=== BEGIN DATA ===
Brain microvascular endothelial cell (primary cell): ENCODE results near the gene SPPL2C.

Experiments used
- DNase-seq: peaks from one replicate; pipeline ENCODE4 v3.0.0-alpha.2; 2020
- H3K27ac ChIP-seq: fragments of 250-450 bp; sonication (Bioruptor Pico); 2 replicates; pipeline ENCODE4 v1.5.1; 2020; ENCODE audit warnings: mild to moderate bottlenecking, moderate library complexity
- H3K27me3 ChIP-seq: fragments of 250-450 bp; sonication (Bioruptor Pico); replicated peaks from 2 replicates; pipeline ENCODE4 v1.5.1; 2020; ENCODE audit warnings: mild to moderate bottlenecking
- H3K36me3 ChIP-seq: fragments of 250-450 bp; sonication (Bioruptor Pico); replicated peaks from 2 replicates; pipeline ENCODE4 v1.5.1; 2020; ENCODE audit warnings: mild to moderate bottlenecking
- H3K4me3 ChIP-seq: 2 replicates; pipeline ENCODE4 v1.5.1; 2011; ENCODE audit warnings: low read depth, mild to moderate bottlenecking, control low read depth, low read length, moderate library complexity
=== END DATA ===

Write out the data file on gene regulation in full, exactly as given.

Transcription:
Brain microvascular endothelial cell (primary cell): ENCODE results near the gene SPPL2C.

Experiments used
- DNase-seq: peaks from one replicate; pipeline ENCODE4 v3.0.0-alpha.2; 2020
- H3K27ac ChIP-seq: fragments of 250-450 bp; sonication (Bioruptor Pico); 2 replicates; pipeline ENCODE4 v1.5.1; 2020; ENCODE audit warnings: mild to moderate bottlenecking, moderate library complexity
- H3K27me3 ChIP-seq: fragments of 250-450 bp; sonication (Bioruptor Pico); replicated peaks from 2 replicates; pipeline ENCODE4 v1.5.1; 2020; ENCODE audit warnings: mild to moderate bottlenecking
- H3K36me3 ChIP-seq: fragments of 250-450 bp; sonication (Bioruptor Pico); replicated peaks from 2 replicates; pipeline ENCODE4 v1.5.1; 2020; ENCODE audit warnings: mild to moderate bottlenecking
- H3K4me3 ChIP-seq: 2 replicates; pipeline ENCODE4 v1.5.1; 2011; ENCODE audit warnings: low read depth, mild to moderate bottlenecking, control low read depth, low read length, moderate library complexity